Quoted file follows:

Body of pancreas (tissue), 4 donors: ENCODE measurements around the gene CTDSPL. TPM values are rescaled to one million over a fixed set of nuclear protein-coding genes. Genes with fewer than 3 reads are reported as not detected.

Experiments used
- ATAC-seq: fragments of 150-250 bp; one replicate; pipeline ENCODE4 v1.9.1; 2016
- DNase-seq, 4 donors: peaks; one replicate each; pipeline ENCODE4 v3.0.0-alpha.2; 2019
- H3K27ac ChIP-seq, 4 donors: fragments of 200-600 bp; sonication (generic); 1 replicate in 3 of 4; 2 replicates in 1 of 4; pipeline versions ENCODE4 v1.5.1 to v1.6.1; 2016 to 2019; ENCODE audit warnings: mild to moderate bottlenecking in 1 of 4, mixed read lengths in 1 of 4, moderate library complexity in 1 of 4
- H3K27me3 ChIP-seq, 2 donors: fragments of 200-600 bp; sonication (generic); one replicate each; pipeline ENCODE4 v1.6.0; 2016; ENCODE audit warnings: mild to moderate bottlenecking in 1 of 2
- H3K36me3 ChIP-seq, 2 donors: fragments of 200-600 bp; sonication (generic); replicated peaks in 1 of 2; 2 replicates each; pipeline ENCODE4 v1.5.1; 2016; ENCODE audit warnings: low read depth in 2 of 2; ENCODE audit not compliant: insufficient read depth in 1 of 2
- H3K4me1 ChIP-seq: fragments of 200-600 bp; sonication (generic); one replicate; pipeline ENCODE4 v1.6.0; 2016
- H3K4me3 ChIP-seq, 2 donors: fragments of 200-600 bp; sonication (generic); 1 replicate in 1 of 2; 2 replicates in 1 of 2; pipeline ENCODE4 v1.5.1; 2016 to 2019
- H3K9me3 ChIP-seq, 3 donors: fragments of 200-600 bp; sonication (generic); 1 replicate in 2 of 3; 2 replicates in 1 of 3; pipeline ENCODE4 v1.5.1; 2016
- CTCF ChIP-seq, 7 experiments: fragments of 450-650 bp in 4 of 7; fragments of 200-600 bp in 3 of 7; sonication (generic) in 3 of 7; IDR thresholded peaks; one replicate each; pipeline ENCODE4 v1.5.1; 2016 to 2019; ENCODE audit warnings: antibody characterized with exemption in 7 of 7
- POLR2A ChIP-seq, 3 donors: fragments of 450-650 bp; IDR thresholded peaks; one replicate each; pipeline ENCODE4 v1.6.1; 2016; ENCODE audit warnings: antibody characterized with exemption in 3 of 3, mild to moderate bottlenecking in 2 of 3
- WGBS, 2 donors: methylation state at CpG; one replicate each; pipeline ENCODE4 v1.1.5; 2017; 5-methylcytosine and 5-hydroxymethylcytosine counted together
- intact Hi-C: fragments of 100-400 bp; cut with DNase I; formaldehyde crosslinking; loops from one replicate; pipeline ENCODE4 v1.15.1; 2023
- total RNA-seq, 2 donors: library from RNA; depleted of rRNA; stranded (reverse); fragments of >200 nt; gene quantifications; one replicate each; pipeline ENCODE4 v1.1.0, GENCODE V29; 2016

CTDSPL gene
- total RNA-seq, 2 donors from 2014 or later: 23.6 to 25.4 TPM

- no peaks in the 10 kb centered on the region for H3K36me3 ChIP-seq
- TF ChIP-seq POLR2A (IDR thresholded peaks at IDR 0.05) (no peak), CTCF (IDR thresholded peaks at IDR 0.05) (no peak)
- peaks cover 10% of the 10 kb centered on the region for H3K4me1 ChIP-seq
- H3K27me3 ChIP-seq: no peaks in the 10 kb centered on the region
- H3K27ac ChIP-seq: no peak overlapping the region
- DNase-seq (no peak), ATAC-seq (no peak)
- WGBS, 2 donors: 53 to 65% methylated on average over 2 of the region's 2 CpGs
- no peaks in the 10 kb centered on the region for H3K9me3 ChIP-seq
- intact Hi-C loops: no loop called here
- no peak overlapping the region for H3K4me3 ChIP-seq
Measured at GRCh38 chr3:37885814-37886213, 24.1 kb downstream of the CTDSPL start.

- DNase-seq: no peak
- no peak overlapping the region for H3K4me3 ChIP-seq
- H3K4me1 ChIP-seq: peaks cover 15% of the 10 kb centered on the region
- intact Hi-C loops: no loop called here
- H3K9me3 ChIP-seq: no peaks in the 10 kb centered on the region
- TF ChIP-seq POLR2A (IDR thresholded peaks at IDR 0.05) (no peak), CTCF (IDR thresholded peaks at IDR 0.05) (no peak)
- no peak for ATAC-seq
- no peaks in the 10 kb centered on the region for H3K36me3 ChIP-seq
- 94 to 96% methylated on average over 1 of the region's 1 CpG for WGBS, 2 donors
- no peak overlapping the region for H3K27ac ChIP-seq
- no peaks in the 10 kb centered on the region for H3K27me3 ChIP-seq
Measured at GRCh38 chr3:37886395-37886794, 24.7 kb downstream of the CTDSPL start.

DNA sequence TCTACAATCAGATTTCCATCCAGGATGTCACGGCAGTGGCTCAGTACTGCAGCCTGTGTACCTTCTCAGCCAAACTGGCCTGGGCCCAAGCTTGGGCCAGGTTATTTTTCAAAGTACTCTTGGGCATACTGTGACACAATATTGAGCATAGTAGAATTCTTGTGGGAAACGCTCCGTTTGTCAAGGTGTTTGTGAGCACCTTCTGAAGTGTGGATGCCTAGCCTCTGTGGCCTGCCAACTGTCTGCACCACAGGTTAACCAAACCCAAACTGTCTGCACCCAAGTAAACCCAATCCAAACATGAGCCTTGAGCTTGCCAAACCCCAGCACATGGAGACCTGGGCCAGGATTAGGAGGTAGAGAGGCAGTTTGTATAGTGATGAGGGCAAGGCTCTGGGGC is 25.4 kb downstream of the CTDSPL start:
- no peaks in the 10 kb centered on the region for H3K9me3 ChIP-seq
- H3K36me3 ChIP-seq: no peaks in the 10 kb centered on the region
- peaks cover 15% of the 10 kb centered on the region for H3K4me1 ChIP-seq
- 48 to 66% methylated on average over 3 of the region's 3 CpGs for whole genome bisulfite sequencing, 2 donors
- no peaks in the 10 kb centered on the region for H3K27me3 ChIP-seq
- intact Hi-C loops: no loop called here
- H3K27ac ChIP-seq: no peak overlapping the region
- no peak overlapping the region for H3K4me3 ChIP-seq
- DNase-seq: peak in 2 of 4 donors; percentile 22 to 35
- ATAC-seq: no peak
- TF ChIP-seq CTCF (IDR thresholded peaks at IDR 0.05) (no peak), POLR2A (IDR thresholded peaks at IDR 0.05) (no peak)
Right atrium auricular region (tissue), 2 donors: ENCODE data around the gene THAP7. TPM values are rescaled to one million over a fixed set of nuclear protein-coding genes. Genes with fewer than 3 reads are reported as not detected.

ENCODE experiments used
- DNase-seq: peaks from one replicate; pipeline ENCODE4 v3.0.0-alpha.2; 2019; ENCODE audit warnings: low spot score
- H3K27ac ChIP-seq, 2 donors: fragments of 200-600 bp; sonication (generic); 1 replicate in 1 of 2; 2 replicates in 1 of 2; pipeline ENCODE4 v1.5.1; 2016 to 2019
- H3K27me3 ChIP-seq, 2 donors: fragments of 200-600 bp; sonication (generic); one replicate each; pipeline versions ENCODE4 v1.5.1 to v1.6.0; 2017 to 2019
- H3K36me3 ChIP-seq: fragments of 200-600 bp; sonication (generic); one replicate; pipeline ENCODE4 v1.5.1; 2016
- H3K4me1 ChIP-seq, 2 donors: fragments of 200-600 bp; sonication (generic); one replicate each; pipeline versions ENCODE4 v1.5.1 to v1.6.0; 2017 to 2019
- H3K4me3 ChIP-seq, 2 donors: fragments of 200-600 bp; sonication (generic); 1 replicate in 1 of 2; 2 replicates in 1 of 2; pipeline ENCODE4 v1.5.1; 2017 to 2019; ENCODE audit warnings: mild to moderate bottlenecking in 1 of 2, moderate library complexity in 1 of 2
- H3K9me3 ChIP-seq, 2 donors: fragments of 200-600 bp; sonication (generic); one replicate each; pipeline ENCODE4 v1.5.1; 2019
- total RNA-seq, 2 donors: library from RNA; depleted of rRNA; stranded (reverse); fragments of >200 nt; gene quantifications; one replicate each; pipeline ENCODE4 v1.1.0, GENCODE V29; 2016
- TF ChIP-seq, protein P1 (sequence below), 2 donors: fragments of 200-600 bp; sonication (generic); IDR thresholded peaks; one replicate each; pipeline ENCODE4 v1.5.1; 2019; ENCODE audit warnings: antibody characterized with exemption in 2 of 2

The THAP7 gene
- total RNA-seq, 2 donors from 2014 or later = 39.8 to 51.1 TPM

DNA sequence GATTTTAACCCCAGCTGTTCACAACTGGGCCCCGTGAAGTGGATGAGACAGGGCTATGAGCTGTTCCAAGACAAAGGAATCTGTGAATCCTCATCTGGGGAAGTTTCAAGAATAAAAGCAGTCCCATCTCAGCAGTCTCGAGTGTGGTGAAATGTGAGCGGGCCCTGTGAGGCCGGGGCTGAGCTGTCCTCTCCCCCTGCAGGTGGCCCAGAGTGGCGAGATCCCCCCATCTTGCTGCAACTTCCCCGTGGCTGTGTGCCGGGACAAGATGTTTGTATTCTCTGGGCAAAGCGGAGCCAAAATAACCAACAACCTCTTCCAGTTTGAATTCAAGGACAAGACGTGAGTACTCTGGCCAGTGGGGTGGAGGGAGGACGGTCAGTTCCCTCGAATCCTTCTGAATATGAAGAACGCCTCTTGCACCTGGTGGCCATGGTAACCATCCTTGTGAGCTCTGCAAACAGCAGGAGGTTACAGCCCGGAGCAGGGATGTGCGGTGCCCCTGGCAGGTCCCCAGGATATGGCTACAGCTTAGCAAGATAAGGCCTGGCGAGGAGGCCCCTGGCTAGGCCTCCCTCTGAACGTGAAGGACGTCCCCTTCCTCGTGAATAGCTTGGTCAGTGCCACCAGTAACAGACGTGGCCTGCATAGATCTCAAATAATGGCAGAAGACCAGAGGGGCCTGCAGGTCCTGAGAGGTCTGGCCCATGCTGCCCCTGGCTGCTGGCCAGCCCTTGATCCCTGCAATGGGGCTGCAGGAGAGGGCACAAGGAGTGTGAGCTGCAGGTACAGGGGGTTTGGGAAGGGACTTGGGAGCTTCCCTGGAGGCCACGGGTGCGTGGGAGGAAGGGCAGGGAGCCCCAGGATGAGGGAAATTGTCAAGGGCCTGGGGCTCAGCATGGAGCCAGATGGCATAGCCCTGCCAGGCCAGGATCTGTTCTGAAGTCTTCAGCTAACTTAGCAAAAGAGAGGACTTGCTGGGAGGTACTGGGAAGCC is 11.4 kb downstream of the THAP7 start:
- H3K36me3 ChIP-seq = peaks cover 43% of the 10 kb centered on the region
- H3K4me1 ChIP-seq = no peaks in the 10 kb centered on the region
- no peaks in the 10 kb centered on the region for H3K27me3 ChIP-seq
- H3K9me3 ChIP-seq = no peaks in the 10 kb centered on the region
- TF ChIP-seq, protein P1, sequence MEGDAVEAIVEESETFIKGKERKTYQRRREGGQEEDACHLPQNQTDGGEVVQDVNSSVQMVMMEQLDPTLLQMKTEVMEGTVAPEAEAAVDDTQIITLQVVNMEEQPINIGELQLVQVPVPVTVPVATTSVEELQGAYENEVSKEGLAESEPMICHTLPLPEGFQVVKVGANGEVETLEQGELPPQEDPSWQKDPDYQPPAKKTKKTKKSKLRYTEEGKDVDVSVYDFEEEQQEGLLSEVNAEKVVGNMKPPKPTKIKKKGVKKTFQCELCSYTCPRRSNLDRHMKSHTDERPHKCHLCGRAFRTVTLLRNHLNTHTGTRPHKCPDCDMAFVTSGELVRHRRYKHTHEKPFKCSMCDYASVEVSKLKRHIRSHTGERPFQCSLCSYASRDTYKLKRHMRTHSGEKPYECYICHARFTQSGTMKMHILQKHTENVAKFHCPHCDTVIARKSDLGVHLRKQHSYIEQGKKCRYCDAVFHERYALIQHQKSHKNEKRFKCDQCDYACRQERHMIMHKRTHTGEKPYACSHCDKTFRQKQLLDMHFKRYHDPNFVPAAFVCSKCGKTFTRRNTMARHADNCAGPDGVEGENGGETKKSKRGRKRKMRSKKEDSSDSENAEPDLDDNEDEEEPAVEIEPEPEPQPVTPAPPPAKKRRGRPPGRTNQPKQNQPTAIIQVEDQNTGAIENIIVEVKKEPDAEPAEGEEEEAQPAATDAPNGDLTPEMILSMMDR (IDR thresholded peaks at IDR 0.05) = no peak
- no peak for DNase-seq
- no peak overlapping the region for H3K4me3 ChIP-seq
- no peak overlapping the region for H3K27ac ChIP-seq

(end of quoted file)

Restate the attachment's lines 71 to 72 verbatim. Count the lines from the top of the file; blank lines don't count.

- TF ChIP-seq, protein P1, sequence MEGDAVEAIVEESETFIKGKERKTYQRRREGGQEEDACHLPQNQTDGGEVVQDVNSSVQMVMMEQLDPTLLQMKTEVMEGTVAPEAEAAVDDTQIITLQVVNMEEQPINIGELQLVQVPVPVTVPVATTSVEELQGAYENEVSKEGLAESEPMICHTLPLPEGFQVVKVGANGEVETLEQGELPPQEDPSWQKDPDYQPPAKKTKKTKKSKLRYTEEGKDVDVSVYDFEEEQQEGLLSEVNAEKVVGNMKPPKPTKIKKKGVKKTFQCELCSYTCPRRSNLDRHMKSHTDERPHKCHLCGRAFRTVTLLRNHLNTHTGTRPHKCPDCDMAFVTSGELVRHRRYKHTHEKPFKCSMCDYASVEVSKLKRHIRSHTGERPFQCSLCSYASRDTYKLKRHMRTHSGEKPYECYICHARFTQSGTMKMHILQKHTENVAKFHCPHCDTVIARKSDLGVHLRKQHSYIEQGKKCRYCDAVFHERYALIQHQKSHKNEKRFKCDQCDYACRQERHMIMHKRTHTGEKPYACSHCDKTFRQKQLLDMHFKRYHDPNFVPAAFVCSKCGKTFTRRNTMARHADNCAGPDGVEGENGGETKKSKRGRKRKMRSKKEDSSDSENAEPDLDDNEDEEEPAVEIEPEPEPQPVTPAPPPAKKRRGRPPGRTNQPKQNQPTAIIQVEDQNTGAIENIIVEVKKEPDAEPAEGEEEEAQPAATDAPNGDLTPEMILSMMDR (IDR thresholded peaks at IDR 0.05) = no peak
- no peak for DNase-seq